Hyundai’s taking an all-encompassing approach to their next-gen cars, and the Ioniq 5 is just the start.
There’s plenty we don’t know about yet, but let’s start with what’s immediately coming. On the EV front, the 2022 Hyundai Ioniq 5 will officially premiere for the North American market on May 24. We already know the car goes on sale this fall, but the virtual event should clue in a few more details on any specific details for the U.S. market.
That said, Hyundai has largely laid out the technical information for this car already, as we covered back in late February. The Ioniq’s reveal — launching a whole new EV sub-brand under the Korean automaker’s umbrella — will happen about a week behind the U.S. debut of its sister company’s own electric model: the EV6.
Here’s the skinny on the 2022 Hyundai Ioniq 5 as we know it so far. The company will offer its next-gen EV with either a 58-kWh or 77.4-kWh battery pack here in the U.S. Mind you, the 77.4-kWh figure is slightly larger than the 72.6-kWh figure noted for other markets. Interestingly, Hyundai says that the extra capacity should net the same 300-mile range as the more forgiving WLTP standard suggested. An 800-volt electrical architecture also allows higher-speed charging, where the infrastructure supports it (10% to 80% in about 18 minutes). Getting that range figure most likely entails getting a rear-wheel drive model with the bigger pack, though other variants will be available.
Hyundai kicking off U.S. EV production in 2022, ‘advancing hydrogen ecosystem’
On Thursday, Hyundai Motor Group (including Hyundai and Kia) also announced a $7.4 billion plan to further its interests in electric cars and ‘smart mobility’. The main thrust of that goal is to start building EVs in the United States next year, as well as building out hydrogen infrastructure. Kia North America’s CEO and President Sean Yoon said as part of the official statement: “With our strategic investment in the United States to produce EV models, we are making huge strides to lead the EV market but also increase our contribution to the economies where we do business.”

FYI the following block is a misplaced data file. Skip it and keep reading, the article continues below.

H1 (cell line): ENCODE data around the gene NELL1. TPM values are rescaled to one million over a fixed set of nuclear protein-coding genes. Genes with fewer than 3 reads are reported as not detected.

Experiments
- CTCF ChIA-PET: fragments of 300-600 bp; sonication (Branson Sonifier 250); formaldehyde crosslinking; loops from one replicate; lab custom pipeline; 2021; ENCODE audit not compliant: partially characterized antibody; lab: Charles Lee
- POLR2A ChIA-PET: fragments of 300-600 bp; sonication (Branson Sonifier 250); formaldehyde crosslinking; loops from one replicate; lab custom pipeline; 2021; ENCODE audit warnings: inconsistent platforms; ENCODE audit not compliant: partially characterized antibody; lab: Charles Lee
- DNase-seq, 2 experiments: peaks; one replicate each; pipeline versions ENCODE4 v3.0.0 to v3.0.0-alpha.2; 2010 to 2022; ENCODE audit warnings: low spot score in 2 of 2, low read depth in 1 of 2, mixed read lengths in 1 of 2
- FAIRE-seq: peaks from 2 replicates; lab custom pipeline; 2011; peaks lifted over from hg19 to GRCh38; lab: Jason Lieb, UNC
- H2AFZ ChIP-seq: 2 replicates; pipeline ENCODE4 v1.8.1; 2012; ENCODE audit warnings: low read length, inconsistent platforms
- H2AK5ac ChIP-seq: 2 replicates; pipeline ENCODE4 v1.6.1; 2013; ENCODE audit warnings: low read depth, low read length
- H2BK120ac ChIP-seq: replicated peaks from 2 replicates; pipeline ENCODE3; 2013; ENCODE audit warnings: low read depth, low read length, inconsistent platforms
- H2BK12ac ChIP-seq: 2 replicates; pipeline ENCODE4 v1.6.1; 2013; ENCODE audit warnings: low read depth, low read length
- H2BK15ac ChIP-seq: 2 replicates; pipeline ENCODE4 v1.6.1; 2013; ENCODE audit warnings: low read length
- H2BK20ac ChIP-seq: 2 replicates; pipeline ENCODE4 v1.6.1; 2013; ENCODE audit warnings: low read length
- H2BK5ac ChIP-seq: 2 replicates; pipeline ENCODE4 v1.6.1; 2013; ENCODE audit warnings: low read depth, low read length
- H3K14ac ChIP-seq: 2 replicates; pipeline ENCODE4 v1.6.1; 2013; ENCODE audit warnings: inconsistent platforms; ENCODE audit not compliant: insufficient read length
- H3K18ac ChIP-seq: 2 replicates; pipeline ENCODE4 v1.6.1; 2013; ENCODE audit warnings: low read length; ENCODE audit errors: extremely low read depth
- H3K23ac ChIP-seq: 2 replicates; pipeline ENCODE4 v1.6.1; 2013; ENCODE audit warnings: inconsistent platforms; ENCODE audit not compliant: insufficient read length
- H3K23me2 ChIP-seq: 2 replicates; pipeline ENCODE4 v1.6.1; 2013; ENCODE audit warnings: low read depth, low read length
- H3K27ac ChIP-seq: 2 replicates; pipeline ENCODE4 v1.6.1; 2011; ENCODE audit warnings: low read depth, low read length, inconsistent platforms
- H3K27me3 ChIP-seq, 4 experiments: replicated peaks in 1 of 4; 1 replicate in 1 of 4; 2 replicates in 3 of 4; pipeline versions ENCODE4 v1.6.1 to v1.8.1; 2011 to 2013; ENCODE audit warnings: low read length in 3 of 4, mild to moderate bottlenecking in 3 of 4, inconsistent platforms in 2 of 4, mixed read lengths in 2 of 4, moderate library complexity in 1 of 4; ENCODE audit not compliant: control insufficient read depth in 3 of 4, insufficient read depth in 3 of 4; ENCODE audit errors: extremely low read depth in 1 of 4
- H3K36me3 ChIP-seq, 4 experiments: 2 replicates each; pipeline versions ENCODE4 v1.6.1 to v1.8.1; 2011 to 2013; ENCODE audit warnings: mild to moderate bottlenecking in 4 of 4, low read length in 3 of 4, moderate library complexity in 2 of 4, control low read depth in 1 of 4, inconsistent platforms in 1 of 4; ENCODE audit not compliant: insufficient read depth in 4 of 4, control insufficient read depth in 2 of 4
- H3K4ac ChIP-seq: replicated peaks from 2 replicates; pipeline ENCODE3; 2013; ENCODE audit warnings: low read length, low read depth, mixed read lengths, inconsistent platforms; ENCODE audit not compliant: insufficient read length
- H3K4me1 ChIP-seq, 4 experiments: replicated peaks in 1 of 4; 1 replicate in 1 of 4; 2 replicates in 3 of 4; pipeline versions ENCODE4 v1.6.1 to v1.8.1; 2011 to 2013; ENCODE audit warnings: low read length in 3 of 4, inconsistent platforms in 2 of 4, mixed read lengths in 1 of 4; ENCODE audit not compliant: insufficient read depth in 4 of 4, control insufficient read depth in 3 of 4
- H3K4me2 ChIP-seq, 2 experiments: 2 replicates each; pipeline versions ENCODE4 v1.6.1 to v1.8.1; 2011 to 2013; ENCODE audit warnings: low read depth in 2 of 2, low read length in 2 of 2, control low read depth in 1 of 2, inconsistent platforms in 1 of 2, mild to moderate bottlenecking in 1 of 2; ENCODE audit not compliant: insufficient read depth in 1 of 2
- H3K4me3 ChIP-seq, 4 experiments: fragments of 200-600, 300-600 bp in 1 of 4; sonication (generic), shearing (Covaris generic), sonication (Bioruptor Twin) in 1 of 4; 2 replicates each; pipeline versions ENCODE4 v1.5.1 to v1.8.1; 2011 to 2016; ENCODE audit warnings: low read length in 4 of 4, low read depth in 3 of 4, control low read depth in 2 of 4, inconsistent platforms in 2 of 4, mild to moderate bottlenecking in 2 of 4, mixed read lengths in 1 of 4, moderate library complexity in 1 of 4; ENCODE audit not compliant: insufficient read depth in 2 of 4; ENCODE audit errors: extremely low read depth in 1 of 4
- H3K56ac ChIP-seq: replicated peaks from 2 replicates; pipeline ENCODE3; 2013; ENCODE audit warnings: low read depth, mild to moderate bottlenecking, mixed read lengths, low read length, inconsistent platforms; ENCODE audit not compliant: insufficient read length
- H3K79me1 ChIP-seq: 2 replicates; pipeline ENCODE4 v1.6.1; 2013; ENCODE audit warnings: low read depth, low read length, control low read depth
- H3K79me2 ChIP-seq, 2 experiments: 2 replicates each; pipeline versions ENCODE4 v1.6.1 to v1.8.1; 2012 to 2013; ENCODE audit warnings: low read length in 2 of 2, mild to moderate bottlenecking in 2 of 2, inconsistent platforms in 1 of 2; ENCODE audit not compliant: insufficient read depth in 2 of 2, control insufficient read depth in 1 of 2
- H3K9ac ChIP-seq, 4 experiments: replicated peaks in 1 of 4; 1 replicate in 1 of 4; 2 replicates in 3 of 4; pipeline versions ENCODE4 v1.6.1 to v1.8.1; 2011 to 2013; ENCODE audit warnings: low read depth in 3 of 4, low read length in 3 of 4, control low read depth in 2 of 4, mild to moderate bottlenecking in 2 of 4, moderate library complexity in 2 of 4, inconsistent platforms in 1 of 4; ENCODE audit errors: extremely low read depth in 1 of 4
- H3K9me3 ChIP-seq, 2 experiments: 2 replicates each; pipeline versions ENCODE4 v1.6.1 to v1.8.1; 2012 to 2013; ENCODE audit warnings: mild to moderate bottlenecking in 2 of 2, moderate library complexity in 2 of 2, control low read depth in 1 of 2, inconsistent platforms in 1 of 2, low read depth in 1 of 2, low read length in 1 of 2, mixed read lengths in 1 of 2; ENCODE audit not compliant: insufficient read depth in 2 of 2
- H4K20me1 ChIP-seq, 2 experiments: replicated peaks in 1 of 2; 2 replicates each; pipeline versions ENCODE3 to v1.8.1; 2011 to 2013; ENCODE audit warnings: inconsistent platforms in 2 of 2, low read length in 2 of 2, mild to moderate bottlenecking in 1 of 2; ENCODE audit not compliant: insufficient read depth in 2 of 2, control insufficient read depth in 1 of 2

Hyundai Motor Group added they would “proceed on a demonstration project in preparation for the commercialization of fuel cell electric trucks.” That includes working with local partners to conduct a refueling demonstration project, as well as handling logistics between port and inland warehouses. Hyundai is working with U.S.-based Cummins Inc., a major diesel powertrain manufacturer, to roll out new hydrogen technology to commercial vehicles, where it will likely have a bigger impact and provide a more practical electric platform than battery-electric models can.